In animal models, melatonin has been shown to ameliorate glutamate-induced neuronal death, it is presumed due to its antioxidant effects. In a clinical safety study involving 31 ALS patients, high-dose rectal melatonin (300 mg/day for 2 years) was shown to be tolerated well.
Melatonin is involved in energy metabolism and body weight control in small animals. Many studies show that chronic melatonin supplementation in drinking water reduces body weight and abdominal fat in experimental animals, especially in the middle-aged rats and the weight loss effect did not require the animals to eat less and to be physically more active. A potential mechanism is that melatonin promotes the recruitment of brown adipose tissue (BAT) as well as enhances its activity. This effect would raise the basal metabolic rate by stimulating thermogenesis, heat generation through uncoupling oxidative phosphorylation in mitochondria. Whether the results of animal studies can be extrapolated to human obesity is a matter of future clinical trials, since substantially active BAT has been identified in adult humans.
Protection from radiation
Both animal and human studies have shown melatonin to be potentially radioprotective. Moreover, it is a more efficient protector than amifostine, a commonly used agent for this purpose. The mechanism of melatonin in protection against ionizing radiation is thought to involve scavenging of free radicals. It is estimated that nearly 70% of biological damage caused by ionizing radiation is attributable to the free radical, especially the hydroxyl radical that attacks DNA, proteins, and cellular membranes. Melatonin has been suggested as a radioprotective agent, with the proposed advantages of being broadly protective, readily available, orally self-administered, and without major known side effects.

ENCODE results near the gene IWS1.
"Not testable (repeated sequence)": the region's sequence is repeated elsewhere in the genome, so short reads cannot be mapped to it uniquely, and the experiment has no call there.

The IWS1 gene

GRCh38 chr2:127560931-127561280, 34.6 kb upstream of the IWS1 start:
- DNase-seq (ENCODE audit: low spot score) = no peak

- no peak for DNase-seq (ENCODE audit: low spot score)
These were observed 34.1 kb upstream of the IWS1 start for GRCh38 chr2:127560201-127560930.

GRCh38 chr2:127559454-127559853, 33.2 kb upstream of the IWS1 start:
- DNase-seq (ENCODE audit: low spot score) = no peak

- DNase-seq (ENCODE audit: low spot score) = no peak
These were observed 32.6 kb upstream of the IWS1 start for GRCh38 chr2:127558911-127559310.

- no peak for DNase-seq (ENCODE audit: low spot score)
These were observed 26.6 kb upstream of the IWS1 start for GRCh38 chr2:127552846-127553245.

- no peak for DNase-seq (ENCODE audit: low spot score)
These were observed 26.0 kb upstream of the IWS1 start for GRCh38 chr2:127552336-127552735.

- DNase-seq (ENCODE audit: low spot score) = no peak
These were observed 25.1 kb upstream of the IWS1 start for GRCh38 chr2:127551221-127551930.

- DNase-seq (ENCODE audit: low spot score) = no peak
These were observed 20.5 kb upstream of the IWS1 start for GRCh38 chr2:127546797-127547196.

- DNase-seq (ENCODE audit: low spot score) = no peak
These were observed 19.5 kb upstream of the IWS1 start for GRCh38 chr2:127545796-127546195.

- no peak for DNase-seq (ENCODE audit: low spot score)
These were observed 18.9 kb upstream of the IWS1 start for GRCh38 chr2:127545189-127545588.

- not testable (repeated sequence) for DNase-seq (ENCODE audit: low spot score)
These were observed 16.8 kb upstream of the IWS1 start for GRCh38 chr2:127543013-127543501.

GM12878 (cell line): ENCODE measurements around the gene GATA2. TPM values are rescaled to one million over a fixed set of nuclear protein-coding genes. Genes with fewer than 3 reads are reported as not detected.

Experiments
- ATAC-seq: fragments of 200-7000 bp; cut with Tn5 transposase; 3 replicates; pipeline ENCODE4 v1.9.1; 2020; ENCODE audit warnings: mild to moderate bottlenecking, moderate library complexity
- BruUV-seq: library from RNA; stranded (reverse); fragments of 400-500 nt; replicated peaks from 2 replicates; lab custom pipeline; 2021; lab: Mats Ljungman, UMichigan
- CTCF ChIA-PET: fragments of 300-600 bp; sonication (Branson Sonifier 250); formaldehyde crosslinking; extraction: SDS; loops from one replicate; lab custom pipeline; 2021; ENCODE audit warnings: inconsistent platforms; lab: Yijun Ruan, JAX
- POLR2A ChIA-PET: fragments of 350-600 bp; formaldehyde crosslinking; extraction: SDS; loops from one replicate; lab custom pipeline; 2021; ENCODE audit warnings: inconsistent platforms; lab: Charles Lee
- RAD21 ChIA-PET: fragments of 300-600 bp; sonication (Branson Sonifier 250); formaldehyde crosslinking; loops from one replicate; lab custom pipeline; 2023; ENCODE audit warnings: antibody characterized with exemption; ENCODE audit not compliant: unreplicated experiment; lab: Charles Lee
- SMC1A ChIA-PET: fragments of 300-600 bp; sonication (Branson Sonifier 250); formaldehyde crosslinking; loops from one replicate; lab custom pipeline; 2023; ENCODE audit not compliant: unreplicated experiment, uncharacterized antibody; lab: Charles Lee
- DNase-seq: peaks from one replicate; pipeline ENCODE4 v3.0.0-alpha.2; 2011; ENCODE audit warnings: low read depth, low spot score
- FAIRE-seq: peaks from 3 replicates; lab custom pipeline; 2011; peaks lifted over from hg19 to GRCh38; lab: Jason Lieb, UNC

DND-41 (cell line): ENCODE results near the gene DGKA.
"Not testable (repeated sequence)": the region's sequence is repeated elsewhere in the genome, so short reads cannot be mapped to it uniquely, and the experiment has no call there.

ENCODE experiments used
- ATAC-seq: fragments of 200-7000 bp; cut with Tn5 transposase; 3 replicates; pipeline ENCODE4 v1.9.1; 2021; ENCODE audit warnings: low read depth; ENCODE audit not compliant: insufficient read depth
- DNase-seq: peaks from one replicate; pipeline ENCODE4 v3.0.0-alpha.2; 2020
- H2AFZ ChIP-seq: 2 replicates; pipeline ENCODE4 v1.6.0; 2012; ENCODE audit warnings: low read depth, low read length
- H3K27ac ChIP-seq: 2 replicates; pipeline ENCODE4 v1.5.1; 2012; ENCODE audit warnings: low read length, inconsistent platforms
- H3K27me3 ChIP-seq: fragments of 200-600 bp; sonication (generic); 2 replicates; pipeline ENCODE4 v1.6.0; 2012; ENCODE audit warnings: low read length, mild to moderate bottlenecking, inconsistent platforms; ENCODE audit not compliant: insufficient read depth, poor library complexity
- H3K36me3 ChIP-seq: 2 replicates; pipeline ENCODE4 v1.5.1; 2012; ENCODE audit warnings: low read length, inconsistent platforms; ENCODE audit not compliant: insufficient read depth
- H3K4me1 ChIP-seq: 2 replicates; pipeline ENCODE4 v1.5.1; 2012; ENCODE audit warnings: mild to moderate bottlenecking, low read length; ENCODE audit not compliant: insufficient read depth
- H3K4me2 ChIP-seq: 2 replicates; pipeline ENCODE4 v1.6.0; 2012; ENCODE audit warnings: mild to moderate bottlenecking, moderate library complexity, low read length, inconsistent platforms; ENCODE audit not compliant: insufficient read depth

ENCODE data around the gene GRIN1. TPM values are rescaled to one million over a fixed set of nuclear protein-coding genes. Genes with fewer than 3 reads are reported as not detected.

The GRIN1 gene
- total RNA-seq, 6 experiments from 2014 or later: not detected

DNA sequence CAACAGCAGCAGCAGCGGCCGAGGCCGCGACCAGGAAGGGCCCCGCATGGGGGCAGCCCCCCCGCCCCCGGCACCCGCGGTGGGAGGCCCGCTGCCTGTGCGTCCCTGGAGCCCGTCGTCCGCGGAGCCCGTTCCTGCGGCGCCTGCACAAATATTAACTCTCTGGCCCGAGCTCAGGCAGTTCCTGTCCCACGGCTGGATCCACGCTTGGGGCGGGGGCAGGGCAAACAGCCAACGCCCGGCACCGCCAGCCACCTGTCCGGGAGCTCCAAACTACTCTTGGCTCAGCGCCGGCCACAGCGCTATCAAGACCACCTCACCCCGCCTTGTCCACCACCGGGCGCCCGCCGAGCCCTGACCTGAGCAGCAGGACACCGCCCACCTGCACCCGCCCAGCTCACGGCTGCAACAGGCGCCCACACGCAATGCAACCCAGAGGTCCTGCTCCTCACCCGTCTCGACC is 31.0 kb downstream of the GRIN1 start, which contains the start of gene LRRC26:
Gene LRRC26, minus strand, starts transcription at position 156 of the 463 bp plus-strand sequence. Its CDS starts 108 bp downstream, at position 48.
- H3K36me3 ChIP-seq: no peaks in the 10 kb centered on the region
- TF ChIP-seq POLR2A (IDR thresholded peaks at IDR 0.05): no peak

Melatonin was used to treat periodic limb movement disorder, a common neurological condition, which, when severe, adversely affects sleep and causes excessive daytime fatigue, in a small trial conducted by Kunz D and Bes F. In this condition, the sufferer is affected by mini arousals during sleep and limb movements that occur in a frequent rhythmic fashion. This often involves leg kicking, but sometimes also involves arm movement. Those affected are often not aware of the condition, and partners are often the first to notice the condition. 7 out of the 9 participants in the trial showed significant improvement.
A research team in Italy has found that melatonin supplementation in the evening in perimenopausal women produces an improvement in thyroid function and gonadotropin levels, as well as restoring fertility and menstruation and preventing the depression associated with the menopause. One study reported that melatonin taken in the evening raised prolactin levels in six out of seven women.
Melatonin appears to cause very few side-effects in the short term, up to three months, when healthy people take it at low doses. A systematic review in 2006 looked specifically at efficacy and safety in two categories of melatonin usage: first, for sleep disturbances that are secondary to other diagnoses and, second, for sleep disorders such as jet lag and shift work that accompany sleep restriction.
The study concluded that "There is no evidence that melatonin is effective in treating secondary sleep disorders or sleep disorders accompanying sleep restriction, such as jet lag and shiftwork disorder. There is evidence that melatonin is safe with short term use".